Crocodile Count 1 of 2010 – Lake St Lucia, KZN

Jan 24, 2010

MISSION 1 OF 2010
Name of Mission: Crocodile Count 1 of 2010 – Lake St Lucia, KZN
Date of Mission: 24th January 2010
Flight Requestor: Xander Combrink
Pilots: Donovan Barton-Hobs and Donald Hicks

Pilot’s story of the mission : By  DONOVAN  BARTON-HOBBS

The first of our crocodile-related missions in 2010 was a flight to count crocodile nests in the Greater St Lucia estuary.  The flight took place on 24th January and the North Easterly did not disappoint, with winds of up to 30 knots.

This mission was flown with two aircraft:  my aircraft is a Bushbaby and Donald Hicks, another Bateleurs member, accompanied us in a Foxbat from Light Flight in the Cato Ridge area.

Xander Combrink, the flight requestor, was happy that we achieved the mission objectives.

Pilot’s story of the mission : By  DONALD  HICKS

I took off from Emoyeni at about 07h00 on Sunday morning after having waited for the mist to lift.  It took me about 1.5 hrs to get to Dukuduku where the counting team were waiting for both Donovan Barton Hobbs and myself. I removed my aircraft door to facilitate easier viewing and, after a quick briefing, we took off and followed the plan laid down by Xander Combrink.  The wind picked up from the NNE gusting to about 25 knots making low level operations quite difficult. Nonetheless we were able to complete the task in 3 hrs and 1 minute.  It is noted that, due to the high winds and the many turns, the fuel burn rate was unfortunately quite high.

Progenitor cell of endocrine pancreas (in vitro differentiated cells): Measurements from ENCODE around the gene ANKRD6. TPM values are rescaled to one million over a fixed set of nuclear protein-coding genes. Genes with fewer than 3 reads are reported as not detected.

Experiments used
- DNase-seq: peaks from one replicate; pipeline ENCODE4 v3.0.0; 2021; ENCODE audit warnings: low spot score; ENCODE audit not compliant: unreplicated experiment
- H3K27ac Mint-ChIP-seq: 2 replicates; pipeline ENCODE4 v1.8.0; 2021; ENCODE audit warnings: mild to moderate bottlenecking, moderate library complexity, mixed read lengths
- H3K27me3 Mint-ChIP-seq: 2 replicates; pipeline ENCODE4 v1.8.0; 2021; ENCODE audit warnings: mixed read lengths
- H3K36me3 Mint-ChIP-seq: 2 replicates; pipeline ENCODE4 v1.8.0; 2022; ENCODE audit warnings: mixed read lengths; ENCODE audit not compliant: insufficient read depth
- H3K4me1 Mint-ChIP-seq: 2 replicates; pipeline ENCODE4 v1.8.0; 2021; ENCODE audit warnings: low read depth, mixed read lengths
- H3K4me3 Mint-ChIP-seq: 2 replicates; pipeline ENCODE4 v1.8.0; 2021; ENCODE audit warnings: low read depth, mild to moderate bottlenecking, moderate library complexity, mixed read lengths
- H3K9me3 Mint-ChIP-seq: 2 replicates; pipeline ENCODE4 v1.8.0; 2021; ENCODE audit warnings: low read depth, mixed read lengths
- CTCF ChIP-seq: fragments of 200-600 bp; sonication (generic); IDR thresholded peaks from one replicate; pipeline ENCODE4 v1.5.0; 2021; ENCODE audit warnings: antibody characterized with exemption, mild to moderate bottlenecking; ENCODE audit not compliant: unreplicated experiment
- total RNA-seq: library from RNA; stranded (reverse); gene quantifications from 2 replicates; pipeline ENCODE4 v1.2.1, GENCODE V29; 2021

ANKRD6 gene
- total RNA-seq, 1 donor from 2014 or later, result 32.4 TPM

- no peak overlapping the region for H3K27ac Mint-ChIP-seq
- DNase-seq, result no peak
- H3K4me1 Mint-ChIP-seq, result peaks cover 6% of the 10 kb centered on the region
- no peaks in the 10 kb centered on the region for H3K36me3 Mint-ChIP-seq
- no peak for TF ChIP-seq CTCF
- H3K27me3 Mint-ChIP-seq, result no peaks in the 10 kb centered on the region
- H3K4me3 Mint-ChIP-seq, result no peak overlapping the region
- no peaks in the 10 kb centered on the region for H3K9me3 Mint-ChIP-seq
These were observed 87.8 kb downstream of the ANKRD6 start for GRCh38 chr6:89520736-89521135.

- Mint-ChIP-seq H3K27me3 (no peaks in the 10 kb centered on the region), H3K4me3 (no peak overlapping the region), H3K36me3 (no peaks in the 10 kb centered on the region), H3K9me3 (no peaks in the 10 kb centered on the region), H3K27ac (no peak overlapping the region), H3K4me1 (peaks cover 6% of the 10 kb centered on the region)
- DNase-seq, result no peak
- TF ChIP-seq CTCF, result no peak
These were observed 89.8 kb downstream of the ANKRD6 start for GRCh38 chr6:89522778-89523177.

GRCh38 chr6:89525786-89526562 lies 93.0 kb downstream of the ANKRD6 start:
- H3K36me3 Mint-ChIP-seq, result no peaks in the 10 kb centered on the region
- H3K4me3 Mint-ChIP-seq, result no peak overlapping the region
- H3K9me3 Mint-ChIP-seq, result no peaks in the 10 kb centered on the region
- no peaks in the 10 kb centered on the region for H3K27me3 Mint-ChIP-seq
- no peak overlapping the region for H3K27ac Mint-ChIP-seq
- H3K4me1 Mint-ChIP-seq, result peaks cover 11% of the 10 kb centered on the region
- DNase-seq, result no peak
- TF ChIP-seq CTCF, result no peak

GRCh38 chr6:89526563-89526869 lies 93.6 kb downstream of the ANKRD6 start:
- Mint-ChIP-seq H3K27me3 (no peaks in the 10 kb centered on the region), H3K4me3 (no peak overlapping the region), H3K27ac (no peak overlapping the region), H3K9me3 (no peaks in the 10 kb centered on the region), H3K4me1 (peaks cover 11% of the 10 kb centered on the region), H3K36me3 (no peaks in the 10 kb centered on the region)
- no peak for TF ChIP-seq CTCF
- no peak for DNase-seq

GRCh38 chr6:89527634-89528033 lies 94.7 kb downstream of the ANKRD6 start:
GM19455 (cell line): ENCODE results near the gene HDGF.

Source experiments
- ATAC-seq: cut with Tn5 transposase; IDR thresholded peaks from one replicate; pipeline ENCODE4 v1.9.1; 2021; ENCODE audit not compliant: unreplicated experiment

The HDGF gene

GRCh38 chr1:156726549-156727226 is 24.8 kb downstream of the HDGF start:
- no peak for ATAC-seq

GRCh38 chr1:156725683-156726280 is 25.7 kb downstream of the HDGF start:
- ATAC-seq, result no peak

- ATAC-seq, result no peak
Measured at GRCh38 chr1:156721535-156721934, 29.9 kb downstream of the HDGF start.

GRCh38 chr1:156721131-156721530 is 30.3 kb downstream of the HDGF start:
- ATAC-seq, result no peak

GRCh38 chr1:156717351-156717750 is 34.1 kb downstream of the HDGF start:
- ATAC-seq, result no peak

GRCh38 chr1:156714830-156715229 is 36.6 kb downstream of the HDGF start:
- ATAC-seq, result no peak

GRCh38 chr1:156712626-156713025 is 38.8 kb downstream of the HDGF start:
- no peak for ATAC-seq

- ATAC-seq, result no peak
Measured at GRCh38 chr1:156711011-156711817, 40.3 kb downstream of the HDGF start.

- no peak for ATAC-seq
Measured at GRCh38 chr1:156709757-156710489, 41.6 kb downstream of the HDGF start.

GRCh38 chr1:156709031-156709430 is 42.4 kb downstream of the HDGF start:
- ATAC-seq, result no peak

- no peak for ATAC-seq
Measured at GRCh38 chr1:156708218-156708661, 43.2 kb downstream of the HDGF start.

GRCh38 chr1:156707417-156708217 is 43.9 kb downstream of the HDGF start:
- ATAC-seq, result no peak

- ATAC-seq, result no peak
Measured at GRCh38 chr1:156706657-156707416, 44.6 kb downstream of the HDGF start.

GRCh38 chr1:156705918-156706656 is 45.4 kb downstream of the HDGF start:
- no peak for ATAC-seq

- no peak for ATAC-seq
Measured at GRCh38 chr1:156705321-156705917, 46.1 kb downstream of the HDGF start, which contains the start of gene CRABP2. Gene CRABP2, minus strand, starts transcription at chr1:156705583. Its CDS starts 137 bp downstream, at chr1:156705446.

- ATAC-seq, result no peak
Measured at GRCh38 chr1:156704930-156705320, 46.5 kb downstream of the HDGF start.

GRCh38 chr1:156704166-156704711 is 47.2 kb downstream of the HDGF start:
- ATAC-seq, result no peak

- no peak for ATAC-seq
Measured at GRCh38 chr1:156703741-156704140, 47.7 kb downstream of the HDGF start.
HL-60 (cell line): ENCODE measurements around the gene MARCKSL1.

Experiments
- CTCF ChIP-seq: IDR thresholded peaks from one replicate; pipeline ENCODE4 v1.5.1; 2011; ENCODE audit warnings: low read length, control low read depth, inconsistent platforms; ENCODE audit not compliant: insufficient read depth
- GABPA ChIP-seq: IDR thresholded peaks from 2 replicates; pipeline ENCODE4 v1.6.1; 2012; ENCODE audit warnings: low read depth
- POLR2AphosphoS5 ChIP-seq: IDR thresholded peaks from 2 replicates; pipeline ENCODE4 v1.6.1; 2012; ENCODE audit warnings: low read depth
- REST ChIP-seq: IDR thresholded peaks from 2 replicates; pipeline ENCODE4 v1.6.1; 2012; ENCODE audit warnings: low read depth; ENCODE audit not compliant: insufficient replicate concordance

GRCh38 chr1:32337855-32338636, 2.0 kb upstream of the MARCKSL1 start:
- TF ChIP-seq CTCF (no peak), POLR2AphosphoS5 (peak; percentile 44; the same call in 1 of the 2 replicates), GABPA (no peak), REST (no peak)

Following a brief rest and debrief, Donovan and I climbed back into our respective aircraft and returned back to base.  Time in the air worked out to be 6.7 hours and the total time, door to door away from home, was 11 hours.

A most enjoyable, (if somewhat tiring), sortie that realised, I believe, “a happy customer”. I am strongly of the opinion that the day, from their point of view, was successful and we will be seen in the future as a preferred supplier.

I have attached below two visuals – one is of the entire route flown, from Emoyeni (home base at Cato Ridge) back to Emoyeni;  the second is of the route flown for the count .

Freshwater_inflow_from_the_Mkhuze_River_into_the_north_of_Lake_St_Lucia
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Passenger’s story of the mission : By  XANDER  COMBRINK

The survey on Sunday went very well with Donovan Barton-Hobbs and Donald Hicks flying for this count of crocodile nests in St Lucia.

We identified four areas of nesting not recorded by the field rangers in areas where they have already surveyed, which is fantastic!  And we also identified nests in two other areas which still have to be surveyed by rangers.

One of the key outcomes is covering the marginal (historical in normal rainfall years) nesting areas which we can now confirm as having no fresh water, i.e. no nests.  This will save us days and days of foot surveys, as we need to confirm if they are nesting this year or not.

Thank you so much for the survey.

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